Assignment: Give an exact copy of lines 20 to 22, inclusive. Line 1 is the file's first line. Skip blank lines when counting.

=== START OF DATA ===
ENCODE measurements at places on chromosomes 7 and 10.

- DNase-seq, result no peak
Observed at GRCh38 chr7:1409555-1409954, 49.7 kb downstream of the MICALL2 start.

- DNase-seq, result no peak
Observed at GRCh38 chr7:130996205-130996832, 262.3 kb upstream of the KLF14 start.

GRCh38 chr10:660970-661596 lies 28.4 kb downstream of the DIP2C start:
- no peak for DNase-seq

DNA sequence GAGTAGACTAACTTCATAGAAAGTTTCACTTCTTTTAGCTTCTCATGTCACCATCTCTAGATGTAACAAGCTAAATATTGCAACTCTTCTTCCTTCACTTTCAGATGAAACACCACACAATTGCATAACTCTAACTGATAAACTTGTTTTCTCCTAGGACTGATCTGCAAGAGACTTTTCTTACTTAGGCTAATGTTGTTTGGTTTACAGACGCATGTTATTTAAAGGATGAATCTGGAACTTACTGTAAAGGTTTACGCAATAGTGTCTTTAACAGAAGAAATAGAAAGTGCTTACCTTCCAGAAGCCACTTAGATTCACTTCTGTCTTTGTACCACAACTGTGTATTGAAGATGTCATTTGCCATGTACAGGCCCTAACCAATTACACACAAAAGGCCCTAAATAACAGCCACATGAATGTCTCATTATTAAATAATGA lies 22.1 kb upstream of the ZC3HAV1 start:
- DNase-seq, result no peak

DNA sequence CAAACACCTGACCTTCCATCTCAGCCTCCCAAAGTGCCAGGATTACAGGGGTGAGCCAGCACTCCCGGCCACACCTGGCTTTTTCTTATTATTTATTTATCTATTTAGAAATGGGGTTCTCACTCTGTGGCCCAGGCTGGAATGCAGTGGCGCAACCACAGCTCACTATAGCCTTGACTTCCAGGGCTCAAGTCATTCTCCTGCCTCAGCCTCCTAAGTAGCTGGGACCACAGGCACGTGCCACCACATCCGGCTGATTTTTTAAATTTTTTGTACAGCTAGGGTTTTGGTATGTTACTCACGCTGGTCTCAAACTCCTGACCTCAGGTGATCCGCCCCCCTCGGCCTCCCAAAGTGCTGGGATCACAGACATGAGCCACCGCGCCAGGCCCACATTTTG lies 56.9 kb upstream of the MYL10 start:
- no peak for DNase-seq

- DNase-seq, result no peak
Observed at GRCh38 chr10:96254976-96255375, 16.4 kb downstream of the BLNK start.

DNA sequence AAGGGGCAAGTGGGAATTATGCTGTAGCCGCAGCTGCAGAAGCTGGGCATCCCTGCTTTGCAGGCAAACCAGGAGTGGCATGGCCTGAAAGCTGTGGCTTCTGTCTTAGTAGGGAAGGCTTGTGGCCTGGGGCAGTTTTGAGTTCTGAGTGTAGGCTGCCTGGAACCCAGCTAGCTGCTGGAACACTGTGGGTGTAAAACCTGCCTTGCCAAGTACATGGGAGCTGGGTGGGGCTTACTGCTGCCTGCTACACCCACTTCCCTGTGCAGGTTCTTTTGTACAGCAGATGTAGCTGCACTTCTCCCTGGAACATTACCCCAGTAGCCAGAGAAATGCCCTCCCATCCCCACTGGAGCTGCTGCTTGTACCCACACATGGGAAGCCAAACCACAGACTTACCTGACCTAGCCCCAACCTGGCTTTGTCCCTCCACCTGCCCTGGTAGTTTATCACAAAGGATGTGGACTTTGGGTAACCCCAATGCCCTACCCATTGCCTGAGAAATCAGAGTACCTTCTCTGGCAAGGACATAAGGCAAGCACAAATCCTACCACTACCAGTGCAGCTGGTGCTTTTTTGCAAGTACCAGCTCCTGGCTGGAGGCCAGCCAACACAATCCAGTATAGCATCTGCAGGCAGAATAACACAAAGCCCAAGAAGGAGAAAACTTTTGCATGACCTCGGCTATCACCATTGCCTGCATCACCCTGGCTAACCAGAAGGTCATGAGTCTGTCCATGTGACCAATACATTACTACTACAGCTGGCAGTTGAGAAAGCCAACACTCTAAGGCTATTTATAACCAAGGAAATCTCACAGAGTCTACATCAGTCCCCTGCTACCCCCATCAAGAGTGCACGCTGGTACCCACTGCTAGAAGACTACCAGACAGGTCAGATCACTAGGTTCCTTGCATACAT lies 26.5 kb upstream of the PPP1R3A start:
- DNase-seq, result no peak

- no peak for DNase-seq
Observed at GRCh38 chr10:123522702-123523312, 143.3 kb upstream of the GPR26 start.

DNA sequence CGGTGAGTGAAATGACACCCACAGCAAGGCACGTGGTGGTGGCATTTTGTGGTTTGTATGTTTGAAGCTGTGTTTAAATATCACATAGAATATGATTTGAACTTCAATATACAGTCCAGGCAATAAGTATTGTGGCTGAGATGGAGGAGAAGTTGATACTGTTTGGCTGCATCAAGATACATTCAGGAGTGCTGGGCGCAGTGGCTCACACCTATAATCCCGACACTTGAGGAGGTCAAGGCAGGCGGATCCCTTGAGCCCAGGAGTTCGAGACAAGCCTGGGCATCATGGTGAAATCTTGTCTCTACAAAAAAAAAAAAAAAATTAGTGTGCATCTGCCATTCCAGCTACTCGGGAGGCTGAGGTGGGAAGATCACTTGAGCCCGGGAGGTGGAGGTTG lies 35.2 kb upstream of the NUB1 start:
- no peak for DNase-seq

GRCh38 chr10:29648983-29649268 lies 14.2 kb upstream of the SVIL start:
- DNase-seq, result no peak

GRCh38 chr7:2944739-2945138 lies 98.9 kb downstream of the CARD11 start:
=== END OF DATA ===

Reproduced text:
GRCh38 chr10:29648983-29649268 lies 14.2 kb upstream of the SVIL start:
- DNase-seq, result no peak

GRCh38 chr7:2944739-2945138 lies 98.9 kb downstream of the CARD11 start: